Insight 1. There’s an overwhelming pride for Melbourne’s laneways 

Everyone we spoke to expressed an overwhelming pride for Melbourne’s laneways and their importance in contributing to the city’s worldwide identity and brand. 

Across the different segments we spoke to, everyone agreed that the laneways play a key role in establishing local communities in the city, as well as, contributing a ‘charm’ and a piece of history to everyday life. Laneways are considered the ‘lifeblood of the city’.

In particular, long-term residents and building/apartment owners (who also reside in the laneway) feel very passionate about their laneway and recognised the value of investing time and money to it. 

Leverage this pride and enthusiasm to drive initial program promotion and involvement. Clearly demonstrate how the program can contribute to the health and wellbeing of the residents and visitors in Melbourne’s inner city laneways. Identify what is important to those who you want to involve and design a program experience that is tailored to their needs. 

To learn more read Step 1. Understand who your target group is.

Supporting research quotes

“We have to do this. It feels silly not to.” 

Camila, Marketing Manager at a laneway business

“If it were up to us, it would already be green.” 

Justin, business owner

“A sense of community is important.” 

Matt, Strata Manager

“There are a lot of corporates around here so it’s quite refreshing to have some greenery.” 

Gautum, apartment owner & resident

Insight 2. There are uncertainties on the overarching benefit(s) of green laneways

Research participants recognised the immediate value of improving the aesthetics of the laneway but many were unclear on how the initiative will otherwise contribute to the city.

Whilst we’ve found that some individuals are aware of the Council-wide strategies (e.g Urban Forest Strategy), they struggled to recognise if and how the ‘greening’ of a urban space feeds back to a greater objective or outcome.

It is also important to remember that there is a perception that the Council has a revolving door of new priorities and campaigns. Agendas appear to change every six months and there is ‘less need to take it seriously’.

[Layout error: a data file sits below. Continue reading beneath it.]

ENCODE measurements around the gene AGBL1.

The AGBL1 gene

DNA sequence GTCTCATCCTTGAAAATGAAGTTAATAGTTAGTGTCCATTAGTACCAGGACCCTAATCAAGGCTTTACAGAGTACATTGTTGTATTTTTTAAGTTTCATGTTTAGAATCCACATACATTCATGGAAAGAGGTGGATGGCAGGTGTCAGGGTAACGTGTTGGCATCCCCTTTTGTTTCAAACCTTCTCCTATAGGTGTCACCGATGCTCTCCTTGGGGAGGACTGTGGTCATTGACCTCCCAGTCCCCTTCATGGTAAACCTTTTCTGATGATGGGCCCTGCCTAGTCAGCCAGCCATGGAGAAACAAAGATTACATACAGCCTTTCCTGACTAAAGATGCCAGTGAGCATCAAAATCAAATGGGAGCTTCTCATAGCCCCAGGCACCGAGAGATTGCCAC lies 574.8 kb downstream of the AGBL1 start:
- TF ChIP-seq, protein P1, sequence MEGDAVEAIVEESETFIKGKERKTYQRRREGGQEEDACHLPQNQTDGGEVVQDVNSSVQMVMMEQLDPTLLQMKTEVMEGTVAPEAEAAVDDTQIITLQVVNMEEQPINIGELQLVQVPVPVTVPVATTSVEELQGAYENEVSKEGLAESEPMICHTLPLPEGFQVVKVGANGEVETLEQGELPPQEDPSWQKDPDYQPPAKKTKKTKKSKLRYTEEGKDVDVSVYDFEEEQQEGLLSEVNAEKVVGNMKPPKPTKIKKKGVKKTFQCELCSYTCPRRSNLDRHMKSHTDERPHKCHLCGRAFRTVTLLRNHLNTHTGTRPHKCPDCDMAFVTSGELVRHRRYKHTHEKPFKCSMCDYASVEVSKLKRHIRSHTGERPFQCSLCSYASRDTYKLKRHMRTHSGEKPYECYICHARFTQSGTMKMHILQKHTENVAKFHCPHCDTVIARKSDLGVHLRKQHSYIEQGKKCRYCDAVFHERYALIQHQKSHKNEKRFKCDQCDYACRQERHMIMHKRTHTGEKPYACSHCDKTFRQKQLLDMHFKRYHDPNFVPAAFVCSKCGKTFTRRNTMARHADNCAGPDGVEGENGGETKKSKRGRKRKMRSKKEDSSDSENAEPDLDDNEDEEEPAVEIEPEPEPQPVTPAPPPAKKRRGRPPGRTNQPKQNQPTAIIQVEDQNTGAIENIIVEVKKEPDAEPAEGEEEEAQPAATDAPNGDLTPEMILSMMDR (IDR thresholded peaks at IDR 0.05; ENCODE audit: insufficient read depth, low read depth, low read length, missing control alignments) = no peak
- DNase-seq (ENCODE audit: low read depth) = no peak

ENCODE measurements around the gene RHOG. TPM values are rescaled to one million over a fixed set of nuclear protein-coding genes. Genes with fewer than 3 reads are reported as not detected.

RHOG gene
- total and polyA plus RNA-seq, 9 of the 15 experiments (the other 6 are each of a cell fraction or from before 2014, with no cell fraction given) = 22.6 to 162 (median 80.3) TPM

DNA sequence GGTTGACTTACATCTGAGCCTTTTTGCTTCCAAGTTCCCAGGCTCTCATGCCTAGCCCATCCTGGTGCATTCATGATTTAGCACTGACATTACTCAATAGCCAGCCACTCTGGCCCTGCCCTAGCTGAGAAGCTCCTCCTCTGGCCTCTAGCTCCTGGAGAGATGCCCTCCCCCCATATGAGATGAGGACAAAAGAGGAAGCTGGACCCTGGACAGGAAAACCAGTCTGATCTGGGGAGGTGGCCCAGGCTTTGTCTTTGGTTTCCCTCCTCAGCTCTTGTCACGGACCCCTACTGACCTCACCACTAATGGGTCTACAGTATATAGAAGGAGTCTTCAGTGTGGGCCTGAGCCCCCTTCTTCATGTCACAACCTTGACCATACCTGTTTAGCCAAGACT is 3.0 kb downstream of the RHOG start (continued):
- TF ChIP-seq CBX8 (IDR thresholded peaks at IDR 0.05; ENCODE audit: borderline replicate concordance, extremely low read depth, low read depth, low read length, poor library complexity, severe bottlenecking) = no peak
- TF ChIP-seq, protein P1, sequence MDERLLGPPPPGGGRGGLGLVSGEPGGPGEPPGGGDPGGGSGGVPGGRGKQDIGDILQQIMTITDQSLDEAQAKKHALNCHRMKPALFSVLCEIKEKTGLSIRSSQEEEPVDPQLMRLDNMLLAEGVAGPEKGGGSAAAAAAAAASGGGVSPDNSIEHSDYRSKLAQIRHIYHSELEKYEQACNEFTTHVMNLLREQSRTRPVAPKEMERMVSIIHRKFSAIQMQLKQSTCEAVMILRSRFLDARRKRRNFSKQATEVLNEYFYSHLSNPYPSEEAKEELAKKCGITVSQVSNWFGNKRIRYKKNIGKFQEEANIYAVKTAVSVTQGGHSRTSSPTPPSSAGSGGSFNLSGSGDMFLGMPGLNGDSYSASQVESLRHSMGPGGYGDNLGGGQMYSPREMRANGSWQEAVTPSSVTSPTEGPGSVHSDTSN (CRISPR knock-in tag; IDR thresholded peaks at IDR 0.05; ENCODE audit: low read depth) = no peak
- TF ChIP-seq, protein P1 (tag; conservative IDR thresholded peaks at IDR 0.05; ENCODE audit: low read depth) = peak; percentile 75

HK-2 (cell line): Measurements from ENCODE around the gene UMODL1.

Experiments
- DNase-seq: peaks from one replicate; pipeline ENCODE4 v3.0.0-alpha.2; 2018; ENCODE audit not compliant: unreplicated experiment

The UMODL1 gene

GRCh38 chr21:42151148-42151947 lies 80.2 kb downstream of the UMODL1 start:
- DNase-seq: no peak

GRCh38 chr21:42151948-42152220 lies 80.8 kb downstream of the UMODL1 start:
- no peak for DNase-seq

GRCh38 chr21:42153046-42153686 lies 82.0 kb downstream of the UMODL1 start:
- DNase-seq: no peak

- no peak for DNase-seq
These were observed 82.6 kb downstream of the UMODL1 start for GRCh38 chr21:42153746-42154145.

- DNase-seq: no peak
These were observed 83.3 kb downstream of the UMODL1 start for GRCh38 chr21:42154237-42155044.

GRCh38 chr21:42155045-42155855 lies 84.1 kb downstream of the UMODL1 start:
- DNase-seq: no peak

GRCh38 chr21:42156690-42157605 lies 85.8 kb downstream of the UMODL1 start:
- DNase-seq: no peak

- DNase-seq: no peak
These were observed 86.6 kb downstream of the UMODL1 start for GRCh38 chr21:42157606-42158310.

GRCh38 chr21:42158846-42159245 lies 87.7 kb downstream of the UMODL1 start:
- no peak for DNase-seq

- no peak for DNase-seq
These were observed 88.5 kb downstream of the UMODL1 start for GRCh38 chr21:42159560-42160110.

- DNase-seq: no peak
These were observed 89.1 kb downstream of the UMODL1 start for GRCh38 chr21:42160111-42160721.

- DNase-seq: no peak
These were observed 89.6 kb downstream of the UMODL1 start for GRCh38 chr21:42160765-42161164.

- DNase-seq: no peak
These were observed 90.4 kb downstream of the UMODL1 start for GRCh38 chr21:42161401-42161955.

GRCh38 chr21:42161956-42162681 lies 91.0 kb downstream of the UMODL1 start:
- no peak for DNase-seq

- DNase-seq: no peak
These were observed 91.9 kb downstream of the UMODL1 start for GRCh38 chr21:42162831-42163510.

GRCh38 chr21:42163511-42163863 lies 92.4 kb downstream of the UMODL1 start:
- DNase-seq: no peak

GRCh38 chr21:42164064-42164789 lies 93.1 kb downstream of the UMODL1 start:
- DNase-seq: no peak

Clearly link your program to greater city wide initiatives and long-term strategies. For example, Melbourne’s ‘Green Your Laneway’ program should be closely affiliated with the Urban Forest Strategy and demonstrate how it can contribute to the Council’s goal of achieving zero net emissions by the year 2020. Proudly share the short and long-term benefits the initiative will bring to the city and those who are living in and visiting the city.

To learn more read Step 4. Create an engagement strategy.

Supporting research quotes

“We are proud of being the most liveable city, so council should be doing all they can to keep it that way.”

Tony, apartment owner & resident

“If you know it’s a sure thing, then why not?”

Olivia, apartment owner & resident

“I’m not sure what the goal is.”

Charles, apartment owner & resident

“We all love the fact that Melbourne has laneways but the Council should show it.”  

Justin, business owner

Insight 3. Role of the City of Melbourne is to be an advisor and guide of the program  

Participants expect the Council to play an active role (from start to finish).  

Being a ‘neutral’ party, the Council is regarded as a go-to-contact for advice and support throughout the process. There is also the perception that the initiative process should be owned and delivered by the Council. 

At the same time, some participants mentioned that there is a negative perception that the State Government has ‘a lot of money to spend’ and members of the public are unsure ‘where the money goes’. Participants therefore specified it would be important for the Council keep an active involvement in the process to avoid being viewed as ‘self indulgent’.

It is important to define a program owner at the start before launching into setting up the details of the project. Clearly communicate who the program owner is, what their role is and how they will manage the process. Provide open lines of communication to the program owner.  

Learn more about the role of a program owner here.

Supporting research quotes

“There should be someone at Council to call for help.” 

Olivia, apartment owner & resident

“We need guidance.” 

Katherine, apartment owner & resident

“The council needs to be a gatekeeper to make the final decision.” 

Ken, apartment owner & resident

“The council needs to be serious about it.” 

Tony, apartment owner & resident 

“Why should I fund it? The council has plenty of money.” 

Charles, apartment owner & resident

“There has to be some contribution by the Council.” 

David, Senior Owners Corporation and Asset Manager 

Insight 4. Direct benefits of greenery in laneways vary depending on who the stakeholder is 

Through our conversations with different laneway members, we quickly uncovered that groups benefit from the Green Your Laneway program in different ways. 

For example, apartment owners who currently reside in the space and members of the Owners Corporation Committee benefit from:

  • Increased value of building/asset
  • Improved safety and cleanliness of the laneway
  • Better community interactions
  • Reduced maintenance costs (e.g. graffiti removal on building walls)

On the other hand, we found onshore building owners who currently lease out residential and commercial spaces would benefit from a greened laneway through:

  • Increased value of the building/asset
  • The opportunity to charge higher rent
  • Improved reputation of laneway
  • Improved desirability of area
  • Increased diversity of people wishing to reside in the area (e.g. particularly beneficial for short-term leases, such as on AirBnB)